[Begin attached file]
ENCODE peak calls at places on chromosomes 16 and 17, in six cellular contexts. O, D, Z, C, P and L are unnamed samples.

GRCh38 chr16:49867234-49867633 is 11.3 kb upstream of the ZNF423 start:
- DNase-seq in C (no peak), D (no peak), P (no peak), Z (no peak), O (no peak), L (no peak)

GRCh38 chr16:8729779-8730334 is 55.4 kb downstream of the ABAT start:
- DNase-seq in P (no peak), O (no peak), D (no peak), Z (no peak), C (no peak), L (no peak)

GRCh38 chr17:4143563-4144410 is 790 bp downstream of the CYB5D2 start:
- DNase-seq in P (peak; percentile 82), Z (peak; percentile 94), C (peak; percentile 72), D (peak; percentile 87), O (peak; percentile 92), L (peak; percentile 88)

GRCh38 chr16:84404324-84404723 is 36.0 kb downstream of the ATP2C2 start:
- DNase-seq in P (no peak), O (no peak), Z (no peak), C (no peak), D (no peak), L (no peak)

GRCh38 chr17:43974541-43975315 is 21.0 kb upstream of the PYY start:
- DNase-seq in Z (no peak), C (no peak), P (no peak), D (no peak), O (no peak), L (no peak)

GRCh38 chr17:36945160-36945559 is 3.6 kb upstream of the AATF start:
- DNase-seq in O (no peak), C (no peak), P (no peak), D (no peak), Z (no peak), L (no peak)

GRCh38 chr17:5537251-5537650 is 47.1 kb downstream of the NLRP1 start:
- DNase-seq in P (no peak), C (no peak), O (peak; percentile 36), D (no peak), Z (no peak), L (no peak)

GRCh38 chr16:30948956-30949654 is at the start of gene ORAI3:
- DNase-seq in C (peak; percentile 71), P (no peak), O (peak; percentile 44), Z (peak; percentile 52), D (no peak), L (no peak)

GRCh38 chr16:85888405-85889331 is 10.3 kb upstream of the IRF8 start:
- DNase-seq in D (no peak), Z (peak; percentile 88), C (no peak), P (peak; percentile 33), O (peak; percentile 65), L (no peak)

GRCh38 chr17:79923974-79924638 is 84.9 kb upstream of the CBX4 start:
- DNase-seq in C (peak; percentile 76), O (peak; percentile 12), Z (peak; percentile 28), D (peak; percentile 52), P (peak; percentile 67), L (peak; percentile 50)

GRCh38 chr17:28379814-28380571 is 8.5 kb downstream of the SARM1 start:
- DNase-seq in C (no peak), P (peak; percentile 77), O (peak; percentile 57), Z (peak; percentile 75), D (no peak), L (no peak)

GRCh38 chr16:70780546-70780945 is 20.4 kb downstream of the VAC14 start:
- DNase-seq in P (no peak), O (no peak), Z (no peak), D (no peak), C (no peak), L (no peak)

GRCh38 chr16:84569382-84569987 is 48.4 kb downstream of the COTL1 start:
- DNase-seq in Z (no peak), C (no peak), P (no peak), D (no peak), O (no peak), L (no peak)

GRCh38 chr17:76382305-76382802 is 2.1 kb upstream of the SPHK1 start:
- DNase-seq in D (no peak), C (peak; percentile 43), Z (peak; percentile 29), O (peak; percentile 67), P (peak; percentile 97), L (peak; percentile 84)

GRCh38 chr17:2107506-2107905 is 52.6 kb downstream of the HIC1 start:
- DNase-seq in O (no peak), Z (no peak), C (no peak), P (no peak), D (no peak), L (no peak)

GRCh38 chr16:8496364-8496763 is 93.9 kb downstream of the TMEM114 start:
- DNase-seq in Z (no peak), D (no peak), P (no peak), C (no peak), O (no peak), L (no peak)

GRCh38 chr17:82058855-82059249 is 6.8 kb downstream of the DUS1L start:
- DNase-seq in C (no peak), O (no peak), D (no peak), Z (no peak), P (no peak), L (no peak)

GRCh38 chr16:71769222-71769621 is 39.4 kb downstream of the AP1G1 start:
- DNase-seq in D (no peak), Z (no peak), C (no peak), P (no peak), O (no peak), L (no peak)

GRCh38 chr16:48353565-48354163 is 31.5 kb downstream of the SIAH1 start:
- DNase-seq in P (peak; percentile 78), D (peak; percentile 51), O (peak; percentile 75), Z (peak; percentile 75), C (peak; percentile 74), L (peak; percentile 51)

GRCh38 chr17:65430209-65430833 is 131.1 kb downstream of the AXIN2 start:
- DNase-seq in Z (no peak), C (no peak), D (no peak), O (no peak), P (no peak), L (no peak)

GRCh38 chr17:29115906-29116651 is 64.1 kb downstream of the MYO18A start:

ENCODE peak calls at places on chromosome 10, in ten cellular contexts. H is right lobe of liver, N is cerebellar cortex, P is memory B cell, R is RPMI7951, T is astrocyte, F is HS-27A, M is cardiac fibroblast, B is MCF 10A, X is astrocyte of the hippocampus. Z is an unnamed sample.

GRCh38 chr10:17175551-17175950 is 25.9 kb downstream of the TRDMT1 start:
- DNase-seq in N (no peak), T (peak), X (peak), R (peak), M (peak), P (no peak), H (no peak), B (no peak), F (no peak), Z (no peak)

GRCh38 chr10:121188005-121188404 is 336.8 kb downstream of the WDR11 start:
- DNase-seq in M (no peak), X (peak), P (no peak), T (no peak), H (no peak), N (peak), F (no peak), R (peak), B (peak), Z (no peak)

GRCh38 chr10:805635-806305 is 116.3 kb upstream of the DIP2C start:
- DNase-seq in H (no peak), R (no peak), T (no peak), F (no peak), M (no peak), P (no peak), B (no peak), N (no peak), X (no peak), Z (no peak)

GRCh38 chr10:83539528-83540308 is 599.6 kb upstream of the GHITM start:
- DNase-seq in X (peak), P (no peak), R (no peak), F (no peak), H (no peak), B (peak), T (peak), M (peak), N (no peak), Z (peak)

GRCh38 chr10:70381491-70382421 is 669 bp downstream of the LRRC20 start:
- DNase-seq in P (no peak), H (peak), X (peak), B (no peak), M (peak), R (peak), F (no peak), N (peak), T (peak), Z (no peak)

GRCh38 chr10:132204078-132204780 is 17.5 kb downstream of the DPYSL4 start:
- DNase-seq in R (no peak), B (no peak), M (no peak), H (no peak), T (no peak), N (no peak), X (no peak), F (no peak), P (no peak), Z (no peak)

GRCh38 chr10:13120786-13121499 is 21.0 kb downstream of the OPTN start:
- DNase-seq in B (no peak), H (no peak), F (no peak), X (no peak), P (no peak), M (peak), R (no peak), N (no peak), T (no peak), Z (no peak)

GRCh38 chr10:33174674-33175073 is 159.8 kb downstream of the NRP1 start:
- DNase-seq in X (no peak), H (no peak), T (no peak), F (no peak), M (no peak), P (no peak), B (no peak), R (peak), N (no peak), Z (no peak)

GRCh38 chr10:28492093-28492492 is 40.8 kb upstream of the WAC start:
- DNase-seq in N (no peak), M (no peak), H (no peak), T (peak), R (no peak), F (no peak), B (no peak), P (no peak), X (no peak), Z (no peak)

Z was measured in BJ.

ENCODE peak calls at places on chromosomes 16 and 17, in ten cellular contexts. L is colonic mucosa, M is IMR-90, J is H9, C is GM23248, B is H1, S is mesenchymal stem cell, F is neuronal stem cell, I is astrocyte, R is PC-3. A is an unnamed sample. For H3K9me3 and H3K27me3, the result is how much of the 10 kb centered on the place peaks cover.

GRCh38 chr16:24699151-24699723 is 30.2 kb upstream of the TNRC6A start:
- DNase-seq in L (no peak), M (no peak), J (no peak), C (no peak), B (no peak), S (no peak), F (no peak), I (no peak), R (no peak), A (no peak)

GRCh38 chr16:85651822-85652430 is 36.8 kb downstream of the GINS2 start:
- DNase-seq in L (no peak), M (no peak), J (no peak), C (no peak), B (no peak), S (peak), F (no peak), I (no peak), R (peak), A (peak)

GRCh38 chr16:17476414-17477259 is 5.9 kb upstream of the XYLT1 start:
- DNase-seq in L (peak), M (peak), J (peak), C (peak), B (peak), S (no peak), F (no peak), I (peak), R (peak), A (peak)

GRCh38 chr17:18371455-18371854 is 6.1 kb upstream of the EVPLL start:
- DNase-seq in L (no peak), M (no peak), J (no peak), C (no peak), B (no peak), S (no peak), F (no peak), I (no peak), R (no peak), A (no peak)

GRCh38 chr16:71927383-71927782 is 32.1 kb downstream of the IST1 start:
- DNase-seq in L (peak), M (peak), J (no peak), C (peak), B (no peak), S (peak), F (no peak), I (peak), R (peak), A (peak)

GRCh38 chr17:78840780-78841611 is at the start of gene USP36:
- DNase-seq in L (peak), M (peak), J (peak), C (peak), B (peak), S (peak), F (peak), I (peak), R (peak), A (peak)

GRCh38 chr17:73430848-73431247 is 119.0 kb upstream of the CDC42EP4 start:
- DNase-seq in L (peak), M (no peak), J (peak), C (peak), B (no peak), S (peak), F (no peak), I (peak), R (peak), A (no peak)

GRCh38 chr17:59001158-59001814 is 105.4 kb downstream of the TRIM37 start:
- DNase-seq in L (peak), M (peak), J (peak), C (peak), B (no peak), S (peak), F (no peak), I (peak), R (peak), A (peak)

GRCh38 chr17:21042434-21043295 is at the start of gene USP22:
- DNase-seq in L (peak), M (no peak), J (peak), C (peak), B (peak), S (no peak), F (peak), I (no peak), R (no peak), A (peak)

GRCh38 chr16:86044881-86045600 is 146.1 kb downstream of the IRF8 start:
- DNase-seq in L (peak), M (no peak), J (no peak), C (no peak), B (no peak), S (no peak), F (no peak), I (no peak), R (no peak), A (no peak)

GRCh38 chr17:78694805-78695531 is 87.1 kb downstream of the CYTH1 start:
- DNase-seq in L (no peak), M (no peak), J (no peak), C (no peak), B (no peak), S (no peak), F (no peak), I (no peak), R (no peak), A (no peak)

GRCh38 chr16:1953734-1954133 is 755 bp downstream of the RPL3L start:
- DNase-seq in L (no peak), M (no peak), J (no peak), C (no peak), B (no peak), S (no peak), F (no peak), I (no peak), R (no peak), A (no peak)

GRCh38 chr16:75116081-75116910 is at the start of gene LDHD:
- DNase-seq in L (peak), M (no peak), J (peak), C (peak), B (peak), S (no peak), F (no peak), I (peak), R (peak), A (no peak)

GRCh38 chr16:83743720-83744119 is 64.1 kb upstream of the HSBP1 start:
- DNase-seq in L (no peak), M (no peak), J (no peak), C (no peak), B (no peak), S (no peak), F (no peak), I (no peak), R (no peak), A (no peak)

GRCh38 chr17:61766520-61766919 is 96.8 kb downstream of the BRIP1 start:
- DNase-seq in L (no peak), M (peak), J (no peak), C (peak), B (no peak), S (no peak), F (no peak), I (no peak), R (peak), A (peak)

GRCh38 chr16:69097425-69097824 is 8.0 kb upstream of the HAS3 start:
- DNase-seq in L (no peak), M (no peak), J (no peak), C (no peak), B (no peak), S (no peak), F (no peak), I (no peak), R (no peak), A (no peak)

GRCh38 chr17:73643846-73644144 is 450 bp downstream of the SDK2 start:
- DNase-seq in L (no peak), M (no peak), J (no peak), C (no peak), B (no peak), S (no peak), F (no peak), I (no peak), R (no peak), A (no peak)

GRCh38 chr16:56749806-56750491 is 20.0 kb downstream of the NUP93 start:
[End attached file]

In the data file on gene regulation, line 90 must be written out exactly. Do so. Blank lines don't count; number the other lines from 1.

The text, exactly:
GRCh38 chr16:83743720-83744119 is 64.1 kb upstream of the HSBP1 start: